The birth-time of EL neurons determines their connectivity and functions. The NB3-3 lineage produces several Eve + lateral (EL) interneurons in the nerve cord of the Drosophila larva. Early-born ELs receive inputs from mechanosensors, whereas late-born ELs receive inputs from proprioceptors. Activation of early-born ELs induces nociceptive escape behavior, whereas that of late-born ELs induces abnormal crawling.

Temporal cohorts of motor neurons also exist in adult Drosophila. The LinA lineage produces an early cohort of motor neurons that innervate muscles in the proximal tibia or proximal femur portion of the leg, and a late cohort that produces motor neurons innervating muscles in the distal tibia or distal femur portion of the leg [28]. Whether or not the connectivity of these cohorts are similar or distinct remains to be determined.

Interestingly, in zebrafish early-born neurons contribute to fast escape, whereas later-born neurons contribute to refined movements [2930]. These suggest that the sequential addition of neurons into motor networks for distinct behaviors might be an evolutionarily conserved mechanism.

The molecular mechanisms that determine the temporal cohorts are unclear. Many mechanisms can potentially cause the difference between early-born and late-born neurons. These include the sequential expression of intrinsic temporal transcription factors and the changing cellular environment that influence cell fate determination or the availability of synaptic partners. During the differentiation of neuroblasts in Drosophila embryos, a series of transcription factors are sequentially expressed in neuroblasts—from Hunchback, Kruppel, Nubbin/POU-domain-protein-2 (Pdm2), Castor, to Grainy head [3132]. The expression of these transcription factors at specific developmental times leads to the production of distinct type of motor neurons. Consequently, temporal transcription factors play a role in specifying—in some cases even determines—the muscle target that a motor neuron innervates [33]. It is noteworthy that the intrinsic transcription factors do not explain all aspects of the temporal codes of motor circuit assembly. The changing cellular environment likely plays a critical role in the assembly of motor circuits too.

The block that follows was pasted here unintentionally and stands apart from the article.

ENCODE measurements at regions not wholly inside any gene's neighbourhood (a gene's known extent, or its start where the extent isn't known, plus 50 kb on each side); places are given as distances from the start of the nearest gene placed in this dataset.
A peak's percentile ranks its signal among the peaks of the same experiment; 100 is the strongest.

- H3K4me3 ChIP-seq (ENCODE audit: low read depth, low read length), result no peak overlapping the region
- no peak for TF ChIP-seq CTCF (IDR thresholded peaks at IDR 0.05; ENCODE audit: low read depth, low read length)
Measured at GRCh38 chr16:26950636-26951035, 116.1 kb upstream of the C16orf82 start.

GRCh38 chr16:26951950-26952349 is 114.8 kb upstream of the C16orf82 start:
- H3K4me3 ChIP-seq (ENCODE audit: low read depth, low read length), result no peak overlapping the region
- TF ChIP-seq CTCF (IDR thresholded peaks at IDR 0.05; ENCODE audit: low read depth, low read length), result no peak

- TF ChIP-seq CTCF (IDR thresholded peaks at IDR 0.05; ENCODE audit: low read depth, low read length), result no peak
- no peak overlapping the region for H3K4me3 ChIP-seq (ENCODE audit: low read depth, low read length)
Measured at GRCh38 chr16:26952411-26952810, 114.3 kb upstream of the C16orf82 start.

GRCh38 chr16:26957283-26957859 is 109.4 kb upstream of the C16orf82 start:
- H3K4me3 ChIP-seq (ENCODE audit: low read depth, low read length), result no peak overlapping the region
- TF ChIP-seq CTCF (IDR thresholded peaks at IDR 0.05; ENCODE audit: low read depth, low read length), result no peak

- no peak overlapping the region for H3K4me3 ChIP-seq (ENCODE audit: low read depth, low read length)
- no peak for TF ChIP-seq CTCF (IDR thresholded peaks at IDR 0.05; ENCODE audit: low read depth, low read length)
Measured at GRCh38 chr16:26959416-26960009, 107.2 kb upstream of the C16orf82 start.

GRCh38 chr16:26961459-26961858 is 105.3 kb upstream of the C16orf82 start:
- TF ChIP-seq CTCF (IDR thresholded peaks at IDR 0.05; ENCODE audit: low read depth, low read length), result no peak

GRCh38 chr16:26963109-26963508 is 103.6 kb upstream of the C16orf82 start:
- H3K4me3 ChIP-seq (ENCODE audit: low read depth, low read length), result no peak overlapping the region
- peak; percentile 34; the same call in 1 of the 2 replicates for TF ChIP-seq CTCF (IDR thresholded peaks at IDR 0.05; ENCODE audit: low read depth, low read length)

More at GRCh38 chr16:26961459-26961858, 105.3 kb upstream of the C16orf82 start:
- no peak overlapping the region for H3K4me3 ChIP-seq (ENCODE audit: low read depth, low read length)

The lamination in the vertebrate inner retina: cell adhesion codes

The vertebrate retina is organized into layers of neuronal cell bodies and synaptic regions [34]. Upon detection of photons, photoreceptors in the outmost part of the retina activate bipolar cells (BCs), which in turn activate the output neurons RGCs. The BC axons and RGC dendrites form a thick layer of neuropil, called inner plexiform layer (IPL) (Figure 3). Amacrine cells, which are interneurons, modulate the BC-RGC synapses. There are a variety of BCs, RGCs, and amacrine cells, each of which has unique physiological properties and is responsible for specific aspects of visual processing. Some BCs and RGCs are activated by light, exhibiting “ON” responses to light; some are activated by the disappearance of light, exhibiting “OFF” responses [3536]. There are also RGCs that respond to both the appearance and disappearance of light, and are called “ON–OFF” RGCs. The IPL consists of several sublayers called sublaminae. One important functional arrangement of the IPL sublaminae is that synapses formed by ON-type BCs and RGCs are located in the inner half of the IPL, while those formed by OFF-type BCs and RGCs are in the outer half (Figure 3). As such, the ON/OFF physiological responses of the retinal network are encoded spatially in the IPL.

Figure 3: 
Lamination of the inner plexiform layer the vertebrate retina. During development, ON-type and OFF-type of starburst amacrine cells (SACs) extend processes to form a primitive inner plexiform layer (IPL). These processes form a scaffold for ON–OFF direction-selective ganglion cells (ooDSGCs) dendrites to grow on. ooDSGCs extend dendrites from inner to outer laminae, and then selectively elaborate their dendrites in the ON and OFF sublaminae of the IPL.

Figure 3:

Lamination of the inner plexiform layer the vertebrate retina. During development, ON-type and OFF-type of starburst amacrine cells (SACs) extend processes to form a primitive inner plexiform layer (IPL). These processes form a scaffold for ON–OFF direction-selective ganglion cells (ooDSGCs) dendrites to grow on. ooDSGCs extend dendrites from inner to outer laminae, and then selectively elaborate their dendrites in the ON and OFF sublaminae of the IPL.

Cell adhesion molecules play a critical role in the IPL lamination. Live imaging of fluorescently labeled neurons in zebrafish revealed the steps that lead to the formation of IPL laminae [37]. Amacrine cells first extend processes to form a primitive IPL. These processes further laminate, forming a scaffold for RGC dendrites to grow on [38]. RGC dendrites recognize the cell adhesion molecules on the amacrine scaffold; they extend dendrites from inner to outer laminae, and then selectively elaborate their dendrites in a specific sublamina.